When the May Tree blossoms
The May Bush or Common Hawthorn flowers in the month of May as its name suggests. Before the re-adjustment of the calendar in 1752 the first blossoms often marked the beginning and continued to the end of the calendar month. In the average year now, you have to wait until around the 11th, although recent mild springs have brought the date forward.
The famous Glastonbury Thorn is said to have sprung from the staff of Joseph of Aramathea when he visited England to set up the first Christian church. Glastonbury is still a place of pilgrimage for the religious and assorted mystics.
The trees (one on top of Wearyall Hill and one each in the grounds of Glastonbury Abbey and the Parish Church) are a variety of the Common Hawthorn (bi-flora) which has a second flowering period usually in early January (around Christmas Day before the calendar change of 1752).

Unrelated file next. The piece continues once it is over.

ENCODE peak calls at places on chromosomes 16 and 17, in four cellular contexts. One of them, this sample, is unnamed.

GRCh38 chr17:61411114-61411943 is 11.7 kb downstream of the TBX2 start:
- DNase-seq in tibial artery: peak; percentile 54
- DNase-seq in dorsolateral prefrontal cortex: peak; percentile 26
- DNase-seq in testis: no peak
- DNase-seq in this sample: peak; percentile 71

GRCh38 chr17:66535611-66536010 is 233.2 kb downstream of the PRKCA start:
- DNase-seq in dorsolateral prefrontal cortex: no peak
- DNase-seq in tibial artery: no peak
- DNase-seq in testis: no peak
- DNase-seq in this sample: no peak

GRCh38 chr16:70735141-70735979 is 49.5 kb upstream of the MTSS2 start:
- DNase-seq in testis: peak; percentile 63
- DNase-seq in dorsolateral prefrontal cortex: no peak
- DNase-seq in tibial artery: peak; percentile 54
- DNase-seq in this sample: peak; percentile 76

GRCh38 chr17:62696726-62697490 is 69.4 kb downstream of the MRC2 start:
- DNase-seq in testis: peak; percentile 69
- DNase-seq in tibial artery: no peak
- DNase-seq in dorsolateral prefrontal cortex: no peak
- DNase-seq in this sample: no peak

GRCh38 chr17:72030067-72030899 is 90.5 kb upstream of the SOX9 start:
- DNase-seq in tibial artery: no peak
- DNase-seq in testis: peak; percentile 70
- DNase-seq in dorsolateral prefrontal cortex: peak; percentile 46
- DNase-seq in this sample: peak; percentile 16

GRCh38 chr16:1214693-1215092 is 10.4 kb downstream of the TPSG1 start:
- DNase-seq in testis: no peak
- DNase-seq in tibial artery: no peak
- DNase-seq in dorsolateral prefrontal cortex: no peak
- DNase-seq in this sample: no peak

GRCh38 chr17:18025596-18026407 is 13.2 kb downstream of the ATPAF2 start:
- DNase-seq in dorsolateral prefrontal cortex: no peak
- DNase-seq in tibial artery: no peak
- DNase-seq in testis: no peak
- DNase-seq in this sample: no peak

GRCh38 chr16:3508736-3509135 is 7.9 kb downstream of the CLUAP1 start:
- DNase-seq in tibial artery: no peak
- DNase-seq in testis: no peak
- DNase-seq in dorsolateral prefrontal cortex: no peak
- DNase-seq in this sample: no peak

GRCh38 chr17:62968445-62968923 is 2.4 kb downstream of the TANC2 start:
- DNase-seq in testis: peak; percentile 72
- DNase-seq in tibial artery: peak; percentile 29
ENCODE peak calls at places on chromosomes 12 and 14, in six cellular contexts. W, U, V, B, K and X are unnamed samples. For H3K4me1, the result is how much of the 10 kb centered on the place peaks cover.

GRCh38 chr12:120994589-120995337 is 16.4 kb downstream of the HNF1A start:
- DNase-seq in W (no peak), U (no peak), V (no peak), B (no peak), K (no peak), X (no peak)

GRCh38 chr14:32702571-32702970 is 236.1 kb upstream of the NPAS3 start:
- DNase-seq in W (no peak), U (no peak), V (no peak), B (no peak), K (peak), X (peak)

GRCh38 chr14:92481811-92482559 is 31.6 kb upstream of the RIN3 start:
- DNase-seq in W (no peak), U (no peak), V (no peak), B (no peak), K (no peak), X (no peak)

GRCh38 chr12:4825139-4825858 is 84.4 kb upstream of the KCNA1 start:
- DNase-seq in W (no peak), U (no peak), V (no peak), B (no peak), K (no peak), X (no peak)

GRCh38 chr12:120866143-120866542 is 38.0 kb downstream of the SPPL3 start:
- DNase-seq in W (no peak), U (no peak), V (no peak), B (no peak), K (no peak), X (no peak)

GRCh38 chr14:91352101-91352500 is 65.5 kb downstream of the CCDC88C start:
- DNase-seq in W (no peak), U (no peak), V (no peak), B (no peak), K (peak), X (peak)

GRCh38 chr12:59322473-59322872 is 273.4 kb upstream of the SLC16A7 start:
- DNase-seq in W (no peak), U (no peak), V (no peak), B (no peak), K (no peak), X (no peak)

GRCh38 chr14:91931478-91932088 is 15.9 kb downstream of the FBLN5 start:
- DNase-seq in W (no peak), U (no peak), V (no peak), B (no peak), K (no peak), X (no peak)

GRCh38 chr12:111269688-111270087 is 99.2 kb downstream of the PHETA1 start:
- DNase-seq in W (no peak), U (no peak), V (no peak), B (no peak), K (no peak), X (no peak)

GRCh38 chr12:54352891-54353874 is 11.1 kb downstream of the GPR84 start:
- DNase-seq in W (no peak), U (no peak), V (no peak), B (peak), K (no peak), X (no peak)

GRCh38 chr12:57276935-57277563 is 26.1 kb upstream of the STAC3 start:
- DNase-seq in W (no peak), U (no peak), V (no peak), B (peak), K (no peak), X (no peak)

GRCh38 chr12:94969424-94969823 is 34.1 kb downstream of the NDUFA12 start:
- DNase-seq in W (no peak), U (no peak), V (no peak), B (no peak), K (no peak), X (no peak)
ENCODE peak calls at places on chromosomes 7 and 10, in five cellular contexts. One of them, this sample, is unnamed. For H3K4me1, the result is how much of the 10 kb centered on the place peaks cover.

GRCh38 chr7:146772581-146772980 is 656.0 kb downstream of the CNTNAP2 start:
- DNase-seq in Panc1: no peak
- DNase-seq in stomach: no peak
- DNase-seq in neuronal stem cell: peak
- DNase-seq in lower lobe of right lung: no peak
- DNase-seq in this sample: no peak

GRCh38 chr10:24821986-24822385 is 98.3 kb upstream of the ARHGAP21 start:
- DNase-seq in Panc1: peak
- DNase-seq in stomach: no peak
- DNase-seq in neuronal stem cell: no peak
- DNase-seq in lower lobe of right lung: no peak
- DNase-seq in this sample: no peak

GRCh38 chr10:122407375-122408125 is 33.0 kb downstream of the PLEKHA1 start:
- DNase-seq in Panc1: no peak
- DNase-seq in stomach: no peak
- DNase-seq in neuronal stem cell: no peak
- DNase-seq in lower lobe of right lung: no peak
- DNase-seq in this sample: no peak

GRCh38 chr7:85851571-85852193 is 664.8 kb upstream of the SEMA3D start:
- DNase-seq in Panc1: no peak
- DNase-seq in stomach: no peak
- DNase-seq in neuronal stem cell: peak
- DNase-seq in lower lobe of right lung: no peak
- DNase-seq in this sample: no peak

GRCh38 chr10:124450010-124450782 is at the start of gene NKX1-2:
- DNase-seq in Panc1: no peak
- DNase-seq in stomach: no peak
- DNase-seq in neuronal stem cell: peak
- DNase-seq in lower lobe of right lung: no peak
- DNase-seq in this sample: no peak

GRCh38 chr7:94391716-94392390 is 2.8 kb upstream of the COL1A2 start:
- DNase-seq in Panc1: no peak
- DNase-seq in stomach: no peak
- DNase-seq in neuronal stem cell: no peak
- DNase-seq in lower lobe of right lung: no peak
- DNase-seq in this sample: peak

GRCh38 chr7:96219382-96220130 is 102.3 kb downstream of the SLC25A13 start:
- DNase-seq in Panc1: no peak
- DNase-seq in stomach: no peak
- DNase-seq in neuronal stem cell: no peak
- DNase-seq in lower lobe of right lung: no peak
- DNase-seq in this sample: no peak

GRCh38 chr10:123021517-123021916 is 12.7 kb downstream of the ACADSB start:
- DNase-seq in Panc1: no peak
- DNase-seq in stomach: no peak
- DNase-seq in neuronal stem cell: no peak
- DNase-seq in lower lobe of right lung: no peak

It only grows true from cuttings such as the one at Appleton, Cheshire which, every July is decorated and danced around in the “Bawming of the Thorn” ceremony.
A sprig of flowering thorn use to be paraded through the streets of Helston as part of the famous Furry (of Flora) Dance. The first blossoms were just appearing by the 8th of May (the feast of the Apparition of St Michael).
“Ne’er cast a clout Till May be out” – don’t remove any clothing until the hawthorn is in blossom.
It is considered very unlucky to bring May blossom indoors.
Leigh Hunt (1774-1859)
If you should be out in a thunderstorm:
Beware the Oak, It draws a stroke
Avoid the Ash, It courts a flash
Creep Under a Thorn, It will save you from harm
The fair maid who the first of May,
Goes to the field at the break of day,
And washes in dew from the Hawthorn tree
Will ever after handsome be
O thou merry month complete
May, thy very name is sweet!
May was maid in olden times
And is still in Scottish rhymes:
May is the blooming hawthorn bough,
May’s the month that’s laughing now
Find Out More
‘May Day, The Coming Of Spring’ is a useful book on May Traditions, by Doc Rowe published by English Heritage and EFDSS.